Global black carbon emissions double previous estimates
Allison Gold Roberts
Tuesday, January 28, 2014
MIT, Singapore researchers Jason Cohen (PhD '10) and Senior Research Scientist Chien Wang use a new method to find that black carbon emissions are much higher than majority of global air-pollution studies.
Black carbon is one of the most potent air pollutants that contributes to global climate change, and is produced by the incomplete combustion of fossil fuels and forest fires. While scientists have known about the role of black carbon for decades, there’s been limited research to calculate global emissions. Now, MIT and National University of Singapore (NUS) researchers have developed a new method to calculate global black carbon emissions.
In a study published in last week’s Journal of Geophysical Research, the researchers calculated the global total of black carbon emissions at 17 teragrams a year between 2000 and 2005. This result is significantly larger than the majority of global air pollution modeling studies, which employ a bottom-up approach — adding together the emissions estimates from different economic sectors to find a global total. One such study found humans emitted only 7.5 teragrams of black carbon per year during the same five-year period — less than half the new estimate.
“Our results are the first to produce a global top-down estimation of the emissions of black carbon,” says Chien Wang, a senior research scientist with the MIT Joint Program on the Science and Policy of Global Change and co-author of the study.
The top-down method used by Wang and his co-author Jason Cohen of NUS relies on gathering data from air measurement stations and satellites to sufficiently cover every region of the globe. In this study, data was collected from 238 different stations. They then compiled this data and used inverse modeling to determine the emissions from each of the major pollution regions.
“Current emissions inventories are mainly obtained by adding up estimates of emissions from ever sector of the economy and the environment to obtain a global estimate. This method creates uncertainty in the projections,” Wang says. “Our method eliminates some of these uncertainties by more accurately factoring in population and economic changes around the globe.”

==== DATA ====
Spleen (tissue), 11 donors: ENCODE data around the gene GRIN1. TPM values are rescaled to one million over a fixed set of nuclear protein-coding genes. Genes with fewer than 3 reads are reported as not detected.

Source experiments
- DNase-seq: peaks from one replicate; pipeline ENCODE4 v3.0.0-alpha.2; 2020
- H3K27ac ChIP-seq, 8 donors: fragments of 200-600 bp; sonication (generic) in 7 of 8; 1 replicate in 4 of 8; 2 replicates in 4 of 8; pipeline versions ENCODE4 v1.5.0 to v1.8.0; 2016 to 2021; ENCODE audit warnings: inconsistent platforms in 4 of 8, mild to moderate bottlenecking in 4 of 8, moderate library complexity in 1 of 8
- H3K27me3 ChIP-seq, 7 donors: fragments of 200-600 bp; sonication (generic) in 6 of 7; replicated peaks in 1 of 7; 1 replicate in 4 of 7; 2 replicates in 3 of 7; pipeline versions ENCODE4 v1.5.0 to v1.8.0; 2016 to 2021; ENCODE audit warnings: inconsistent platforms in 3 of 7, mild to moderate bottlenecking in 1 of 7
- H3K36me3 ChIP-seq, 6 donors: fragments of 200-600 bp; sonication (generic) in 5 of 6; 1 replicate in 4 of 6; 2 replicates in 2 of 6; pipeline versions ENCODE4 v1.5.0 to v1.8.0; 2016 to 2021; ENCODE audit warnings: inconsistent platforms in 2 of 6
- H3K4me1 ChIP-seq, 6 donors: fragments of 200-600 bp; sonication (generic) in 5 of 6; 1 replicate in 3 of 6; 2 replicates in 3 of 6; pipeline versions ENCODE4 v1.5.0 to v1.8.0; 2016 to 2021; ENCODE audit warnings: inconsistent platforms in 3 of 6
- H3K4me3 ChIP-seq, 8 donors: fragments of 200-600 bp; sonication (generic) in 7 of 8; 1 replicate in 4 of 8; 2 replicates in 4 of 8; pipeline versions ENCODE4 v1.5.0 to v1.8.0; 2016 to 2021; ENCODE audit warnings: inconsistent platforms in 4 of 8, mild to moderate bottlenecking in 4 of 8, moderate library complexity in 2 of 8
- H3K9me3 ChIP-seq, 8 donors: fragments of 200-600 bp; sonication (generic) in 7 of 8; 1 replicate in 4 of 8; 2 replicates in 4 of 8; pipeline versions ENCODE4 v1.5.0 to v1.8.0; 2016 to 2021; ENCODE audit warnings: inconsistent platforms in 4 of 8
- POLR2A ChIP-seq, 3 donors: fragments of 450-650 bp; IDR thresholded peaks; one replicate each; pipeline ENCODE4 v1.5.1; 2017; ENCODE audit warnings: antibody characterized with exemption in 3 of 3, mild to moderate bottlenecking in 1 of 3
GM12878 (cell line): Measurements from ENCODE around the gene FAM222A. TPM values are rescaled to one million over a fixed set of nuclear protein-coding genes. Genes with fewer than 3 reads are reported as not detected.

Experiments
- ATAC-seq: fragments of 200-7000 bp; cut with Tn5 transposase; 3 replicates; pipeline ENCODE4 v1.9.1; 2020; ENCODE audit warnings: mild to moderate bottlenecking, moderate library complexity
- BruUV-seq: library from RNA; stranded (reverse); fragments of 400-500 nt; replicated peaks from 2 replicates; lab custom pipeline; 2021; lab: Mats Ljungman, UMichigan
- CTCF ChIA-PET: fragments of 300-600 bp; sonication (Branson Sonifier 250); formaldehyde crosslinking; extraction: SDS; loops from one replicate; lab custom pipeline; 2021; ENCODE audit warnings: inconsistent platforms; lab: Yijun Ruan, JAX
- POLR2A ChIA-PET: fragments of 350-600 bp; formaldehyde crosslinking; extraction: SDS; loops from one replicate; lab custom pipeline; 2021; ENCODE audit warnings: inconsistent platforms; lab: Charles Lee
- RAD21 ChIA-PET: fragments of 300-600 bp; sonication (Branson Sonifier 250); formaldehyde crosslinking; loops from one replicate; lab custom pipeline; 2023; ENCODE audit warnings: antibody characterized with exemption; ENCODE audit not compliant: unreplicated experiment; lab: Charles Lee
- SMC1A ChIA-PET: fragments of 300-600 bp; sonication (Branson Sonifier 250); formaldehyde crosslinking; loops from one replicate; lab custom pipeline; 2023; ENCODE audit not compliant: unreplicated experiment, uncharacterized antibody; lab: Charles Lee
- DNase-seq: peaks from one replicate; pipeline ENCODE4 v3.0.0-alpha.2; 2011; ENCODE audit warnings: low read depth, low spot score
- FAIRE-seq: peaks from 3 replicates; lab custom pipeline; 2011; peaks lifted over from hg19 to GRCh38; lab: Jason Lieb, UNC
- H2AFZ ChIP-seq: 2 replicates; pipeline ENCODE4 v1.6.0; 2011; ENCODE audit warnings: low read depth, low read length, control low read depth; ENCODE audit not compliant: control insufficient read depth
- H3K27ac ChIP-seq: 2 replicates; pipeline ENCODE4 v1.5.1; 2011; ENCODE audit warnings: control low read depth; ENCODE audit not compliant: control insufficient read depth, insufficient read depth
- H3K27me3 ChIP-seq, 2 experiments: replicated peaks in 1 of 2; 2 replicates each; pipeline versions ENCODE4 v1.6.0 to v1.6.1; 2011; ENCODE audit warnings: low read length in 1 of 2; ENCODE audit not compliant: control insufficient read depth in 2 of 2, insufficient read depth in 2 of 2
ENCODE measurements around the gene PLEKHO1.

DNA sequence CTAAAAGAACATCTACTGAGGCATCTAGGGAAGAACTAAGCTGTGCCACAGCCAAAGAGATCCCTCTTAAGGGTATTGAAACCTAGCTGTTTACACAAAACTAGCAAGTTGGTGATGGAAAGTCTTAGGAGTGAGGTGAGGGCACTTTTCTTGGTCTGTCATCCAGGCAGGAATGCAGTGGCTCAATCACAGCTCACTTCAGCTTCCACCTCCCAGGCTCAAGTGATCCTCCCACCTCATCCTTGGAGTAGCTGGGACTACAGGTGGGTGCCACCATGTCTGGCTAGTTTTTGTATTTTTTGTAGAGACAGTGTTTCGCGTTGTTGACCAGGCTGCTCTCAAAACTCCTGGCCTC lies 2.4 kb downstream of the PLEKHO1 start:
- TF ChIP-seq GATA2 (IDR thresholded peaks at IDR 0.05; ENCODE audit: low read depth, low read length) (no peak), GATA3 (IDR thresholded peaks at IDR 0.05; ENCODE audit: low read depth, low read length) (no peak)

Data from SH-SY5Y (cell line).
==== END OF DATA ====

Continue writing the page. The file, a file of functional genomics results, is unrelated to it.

The differences in the emissions estimates are most apparent in China and Southeast Asia. Wang predicts this is the result of the bottom-up method not capturing the rapid socioeconomic growth that has occurred in this region over the past 15 years.
Black carbon enters the atmosphere as small particles and warms the planet by absorbing heat and reducing the ability of the Earth to reflect light back out to space. Because black carbon plays a key role in air pollution and global climate change, it is essential for policymakers to have an accurate picture of the severity of the problem.
“This top-down method isn’t perfect and still creates some unknowns in the estimates produced,” Wang says, but he suggests that combining both approaches would potentially improve estimates and further eliminate uncertainty. “We hope this work will open the door to further efforts to better quantify and reduce uncertainty in black carbon emissions estimates.”
Chien Wang is a Principal Research Scientist in the Department of Earth, Atmospheric, and Planetary Sciences. His research interests include atmospheric aerosols and clouds, tropospheric chemical processes, and the roles of aerosol-cloud interaction in atmospheric chemistry, precipitation, and climate dynamics. He is also interested in examining the climate impacts of anthropogenic activities that alter atmospheric compositions or change the Earth’s surface properties or energy budget.
Cohen, J.B. and C. Wang (2014), Journal of Geophysical Research—Atmospheres, 119: 1–17, doi: 10.1002/2013JD019912